Sub-Saharan Africa

  • Digital agricultural library project gets funding boost

    Munyaradzi Makoni

    16/01/14

Speed read

  • An offline digital library project aims to counter Africa’s low Internet access

  • Up to 45 institutions will be selected from six African countries to take part

  • An expert says the project will aid access to current and relevant information

[CAPE TOWN] A project to help researchers in Africa and Asia access a searchable offline digital library on agriculture has received a US$4.9 million grant from the Bill & Melinda Gates Foundation.

A redesigned and expanded trove, The Essential Electronic Agricultural Library (TEEAL), founded in the early 1990s to give scientists better access to current research, is expected to be released in March this year, according to Joy Paulson, TEEAL director and international projects librarian at the US-basedAlbert R. Mann Library, Cornell University in New York.

The new three-year project started on 1 November last year.

“The grant will support many researchers stationed in academic and research institutions where Internet connectivity is still a challenge.”

Gracian Chimwaza, Information Training and Outreach Centre for Africa (ITOCA)

The Cornell library and the South Africa-based non-governmental organisation — Information Training and Outreach Centre for Africa (ITOCA) — are partners in the project. ITOCA has received a significant portion of the funding to support training, outreach and implementation in Africa.

Gracian Chimwaza, ITOCA executive director, tells SciDev.Net: “The grant will support many researchers stationed in academic and research institutions where internet connectivity is still a challenge,” adding that a stand-alone hard drive only needs to be installed for accessibility to local networks.

TEEAL intends to train more than 22,000 users of agricultural information, including students, lecturers, researchers and government officials. The grant covers work in six African countries: Burkina Faso, Ethiopia, Ghana, Nigeria, Tanzania and Uganda.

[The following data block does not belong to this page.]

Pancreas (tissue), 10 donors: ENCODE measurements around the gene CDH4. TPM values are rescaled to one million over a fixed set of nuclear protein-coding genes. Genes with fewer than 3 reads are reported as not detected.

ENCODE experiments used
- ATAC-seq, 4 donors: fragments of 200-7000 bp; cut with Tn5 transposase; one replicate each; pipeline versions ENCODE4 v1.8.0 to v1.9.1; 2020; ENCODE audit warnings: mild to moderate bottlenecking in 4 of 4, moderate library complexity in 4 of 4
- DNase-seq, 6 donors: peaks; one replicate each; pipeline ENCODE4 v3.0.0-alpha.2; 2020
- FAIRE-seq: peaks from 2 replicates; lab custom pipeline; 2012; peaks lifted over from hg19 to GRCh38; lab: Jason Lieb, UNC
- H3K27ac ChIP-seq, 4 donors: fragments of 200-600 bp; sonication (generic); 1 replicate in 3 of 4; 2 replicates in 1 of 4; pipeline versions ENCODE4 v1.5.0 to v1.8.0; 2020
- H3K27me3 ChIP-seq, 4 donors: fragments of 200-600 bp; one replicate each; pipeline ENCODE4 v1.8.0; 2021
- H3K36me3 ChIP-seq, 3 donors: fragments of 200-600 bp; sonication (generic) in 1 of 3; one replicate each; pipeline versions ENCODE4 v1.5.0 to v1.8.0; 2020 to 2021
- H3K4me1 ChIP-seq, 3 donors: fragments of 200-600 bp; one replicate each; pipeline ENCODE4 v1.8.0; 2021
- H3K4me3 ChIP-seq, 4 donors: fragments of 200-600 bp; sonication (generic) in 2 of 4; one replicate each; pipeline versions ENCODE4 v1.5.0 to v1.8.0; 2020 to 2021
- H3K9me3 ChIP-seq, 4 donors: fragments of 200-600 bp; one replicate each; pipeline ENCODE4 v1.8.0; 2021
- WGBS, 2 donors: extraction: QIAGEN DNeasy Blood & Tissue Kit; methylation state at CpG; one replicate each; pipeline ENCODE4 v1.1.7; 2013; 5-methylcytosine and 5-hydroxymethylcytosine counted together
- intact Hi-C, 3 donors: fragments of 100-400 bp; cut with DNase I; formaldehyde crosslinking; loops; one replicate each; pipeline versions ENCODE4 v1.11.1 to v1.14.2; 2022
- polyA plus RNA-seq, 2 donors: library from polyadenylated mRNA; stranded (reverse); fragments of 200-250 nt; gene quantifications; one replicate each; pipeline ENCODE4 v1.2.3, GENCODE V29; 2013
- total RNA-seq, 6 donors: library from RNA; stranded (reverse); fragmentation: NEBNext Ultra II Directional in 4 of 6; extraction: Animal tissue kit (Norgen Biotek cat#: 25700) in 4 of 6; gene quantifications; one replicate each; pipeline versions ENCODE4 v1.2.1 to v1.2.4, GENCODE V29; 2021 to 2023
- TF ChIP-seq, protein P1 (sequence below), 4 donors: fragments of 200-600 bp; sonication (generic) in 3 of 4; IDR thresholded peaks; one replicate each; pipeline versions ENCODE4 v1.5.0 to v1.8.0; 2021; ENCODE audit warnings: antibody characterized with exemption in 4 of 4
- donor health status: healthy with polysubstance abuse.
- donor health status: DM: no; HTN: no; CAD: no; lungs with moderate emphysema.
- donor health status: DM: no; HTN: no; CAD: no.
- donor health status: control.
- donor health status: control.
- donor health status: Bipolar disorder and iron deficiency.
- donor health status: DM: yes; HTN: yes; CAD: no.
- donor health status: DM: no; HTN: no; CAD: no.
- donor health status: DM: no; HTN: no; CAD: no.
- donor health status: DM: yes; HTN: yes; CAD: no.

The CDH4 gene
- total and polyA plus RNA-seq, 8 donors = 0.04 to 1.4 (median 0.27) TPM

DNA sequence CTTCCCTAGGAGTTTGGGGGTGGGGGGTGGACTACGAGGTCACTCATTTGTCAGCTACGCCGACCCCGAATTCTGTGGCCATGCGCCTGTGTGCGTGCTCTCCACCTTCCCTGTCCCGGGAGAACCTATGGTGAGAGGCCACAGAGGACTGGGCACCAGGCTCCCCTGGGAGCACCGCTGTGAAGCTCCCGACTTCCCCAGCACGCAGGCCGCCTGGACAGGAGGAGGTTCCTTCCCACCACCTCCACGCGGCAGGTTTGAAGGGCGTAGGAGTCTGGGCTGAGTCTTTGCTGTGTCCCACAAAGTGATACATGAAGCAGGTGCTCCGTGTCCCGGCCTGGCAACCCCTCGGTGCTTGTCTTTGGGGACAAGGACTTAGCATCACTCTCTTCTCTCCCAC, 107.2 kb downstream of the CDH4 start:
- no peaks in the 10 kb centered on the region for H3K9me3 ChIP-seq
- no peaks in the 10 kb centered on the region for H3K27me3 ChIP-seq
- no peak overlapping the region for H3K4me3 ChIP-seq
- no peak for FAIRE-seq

Chimwaza says the selection of research institutions and universities in the countries of focus has begun and six to ten institutions will be selected in each country.  Around 45 African organisations are expected to participate in the programme.

Chimwaza adds that they will select institutions that can demonstrate how they will use the research and how they will contribute to make TEEAL a self-sustaining model that expands knowledge.

“We will also be working with a partner in South Asia, still to be determined, to develop a smaller, but similar programme for outreach and training,” says Mary Ochs, the director of Mann Library, adding that the partner will be selected from Bangladesh.

Ochs explains that TEEAL currently has 55 journals from Africa and Asia and the intention is to add at least 300 journals from the two continents as well as other types of research over the next three years.

Paulson says an annual update fee of under US$750 is also required from countries that subscribe to TEEAL to add the most recent content to the digital library. 

“Libraries in our part of the world are under-financed. Consequently, their serial titles are mostly obsolete. Internet connectivity is also weak or totally non-existent,” says Dele T. Fawole, professor of nematology, University of Ibadan, Nigeria.

Fawole, who has used the library for ten years, adds: “Getting current and relevant information was an uphill task until TEEAL came along”.

This article has been produced by SciDev.Net's Sub-Saharan Africa desk